A new Arizona State University Research and Education Advancing Children’s Health (REACH) Institute’s study has established that conflict between separated or divorced parents can increase children’s chances of developing mental and physical health problems.
Interparental conflict contributes to fear of abandonment in Children
The study found that children usually fear abandonment when their separated or divorced parents conflict. According to the study, worrying about potentially being abandoned increased the chances of future mental health issues in children. The researchers published their work on January 12 in Child Development.
Karey O’Hara, the paper’s first author, indicated that conflict is a prominent stressor for children. O’Hara said that it is a link between interparental conflict exposure and mental health issues in children, witnessed in all family types, including cohabiting, married, divorced, and separated. Interestingly, a conflict between separated and divorced parents predicted kids experiencing fear of abandonment by either or both parents. This feeling was associated with future mental health issues, especially for kids who had strong relationships with their fathers.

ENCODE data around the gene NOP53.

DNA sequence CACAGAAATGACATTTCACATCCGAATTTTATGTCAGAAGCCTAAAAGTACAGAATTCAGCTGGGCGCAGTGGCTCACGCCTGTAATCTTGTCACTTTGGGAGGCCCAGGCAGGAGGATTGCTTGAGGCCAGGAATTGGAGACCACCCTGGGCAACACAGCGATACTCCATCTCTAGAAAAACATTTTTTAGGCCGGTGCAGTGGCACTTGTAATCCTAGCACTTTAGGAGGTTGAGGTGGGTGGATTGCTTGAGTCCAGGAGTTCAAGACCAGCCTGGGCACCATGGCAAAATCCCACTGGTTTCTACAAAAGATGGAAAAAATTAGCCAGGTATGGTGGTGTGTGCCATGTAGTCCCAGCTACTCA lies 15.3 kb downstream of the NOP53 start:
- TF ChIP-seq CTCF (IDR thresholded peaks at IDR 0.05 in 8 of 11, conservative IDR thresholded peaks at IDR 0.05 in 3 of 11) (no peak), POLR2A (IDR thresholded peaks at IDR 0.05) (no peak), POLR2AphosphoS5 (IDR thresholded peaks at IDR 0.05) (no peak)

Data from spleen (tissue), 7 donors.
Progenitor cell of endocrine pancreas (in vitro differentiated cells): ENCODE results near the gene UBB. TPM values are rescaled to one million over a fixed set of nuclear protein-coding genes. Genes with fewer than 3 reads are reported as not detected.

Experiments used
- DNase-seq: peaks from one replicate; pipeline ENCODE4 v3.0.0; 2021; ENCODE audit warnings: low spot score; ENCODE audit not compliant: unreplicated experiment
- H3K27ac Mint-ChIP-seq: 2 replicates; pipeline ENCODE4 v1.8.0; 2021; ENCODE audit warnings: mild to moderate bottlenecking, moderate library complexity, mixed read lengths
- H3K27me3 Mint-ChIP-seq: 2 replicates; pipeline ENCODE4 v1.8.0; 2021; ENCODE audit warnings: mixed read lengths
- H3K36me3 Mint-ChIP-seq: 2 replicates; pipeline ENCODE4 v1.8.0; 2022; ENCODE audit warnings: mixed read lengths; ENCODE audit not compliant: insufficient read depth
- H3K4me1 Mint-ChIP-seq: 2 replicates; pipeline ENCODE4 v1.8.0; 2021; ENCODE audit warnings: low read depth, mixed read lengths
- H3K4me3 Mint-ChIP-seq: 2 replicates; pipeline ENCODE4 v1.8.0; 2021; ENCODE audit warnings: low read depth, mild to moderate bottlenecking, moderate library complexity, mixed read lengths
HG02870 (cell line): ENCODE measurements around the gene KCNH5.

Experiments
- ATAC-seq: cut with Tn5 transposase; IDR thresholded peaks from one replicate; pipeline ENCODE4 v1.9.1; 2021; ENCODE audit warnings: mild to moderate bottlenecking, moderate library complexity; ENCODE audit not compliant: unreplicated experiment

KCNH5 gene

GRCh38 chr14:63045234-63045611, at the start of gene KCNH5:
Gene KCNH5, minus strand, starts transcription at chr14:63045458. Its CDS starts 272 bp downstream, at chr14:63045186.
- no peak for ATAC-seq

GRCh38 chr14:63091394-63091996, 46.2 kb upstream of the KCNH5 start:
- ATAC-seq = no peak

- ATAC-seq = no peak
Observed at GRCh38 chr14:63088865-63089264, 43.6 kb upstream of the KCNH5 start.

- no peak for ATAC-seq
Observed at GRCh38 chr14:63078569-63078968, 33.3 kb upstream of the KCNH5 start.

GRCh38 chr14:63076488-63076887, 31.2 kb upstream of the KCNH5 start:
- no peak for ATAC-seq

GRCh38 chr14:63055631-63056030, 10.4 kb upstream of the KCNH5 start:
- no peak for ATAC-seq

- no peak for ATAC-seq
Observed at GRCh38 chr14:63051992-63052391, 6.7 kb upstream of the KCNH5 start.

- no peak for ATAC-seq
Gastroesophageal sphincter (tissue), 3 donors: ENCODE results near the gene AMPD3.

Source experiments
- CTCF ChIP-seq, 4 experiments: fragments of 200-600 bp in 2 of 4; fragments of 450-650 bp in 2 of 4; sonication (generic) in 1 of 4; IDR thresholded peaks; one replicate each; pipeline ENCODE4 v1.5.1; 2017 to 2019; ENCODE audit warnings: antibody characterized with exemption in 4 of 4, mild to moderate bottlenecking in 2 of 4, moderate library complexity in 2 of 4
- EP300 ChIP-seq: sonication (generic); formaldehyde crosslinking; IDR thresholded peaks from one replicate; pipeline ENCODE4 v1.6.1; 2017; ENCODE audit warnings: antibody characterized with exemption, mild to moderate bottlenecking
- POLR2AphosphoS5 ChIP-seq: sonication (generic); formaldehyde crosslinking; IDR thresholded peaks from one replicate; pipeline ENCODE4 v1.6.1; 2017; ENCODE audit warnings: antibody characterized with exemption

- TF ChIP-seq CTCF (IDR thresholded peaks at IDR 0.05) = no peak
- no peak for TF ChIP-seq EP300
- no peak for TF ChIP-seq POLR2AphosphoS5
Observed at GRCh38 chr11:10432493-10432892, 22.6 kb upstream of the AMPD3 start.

The study evaluated 559 children
According to studies including those for children in families with cohabiting or married parents, the researchers found that kids see interparental conflict as a threat and are left wondering if the parents will divorce. To get insight into how divorced or separated parents’ children vowed interparental conflicts, the study looked at families taking part in the New Beginning Program and interviewed 559 kids between 9 and 18 years regarding exposure to conflict. Researchers asked questions on topics like whether parents fought in front of them, asked children to carry messages, and spoke poorly of the other parent.
According to O’Hara, when parents engage in conflict, the kid becomes worried that the parents want to separate. However, for children whose parents are separated or divorced, they have already witnessed the dissolution of their family, and the feeling of abandonment is unlikely, but it isn’t unfounded from their view. Children with a strong relationship with parents show less fear of abandonment and chances of mental health issues.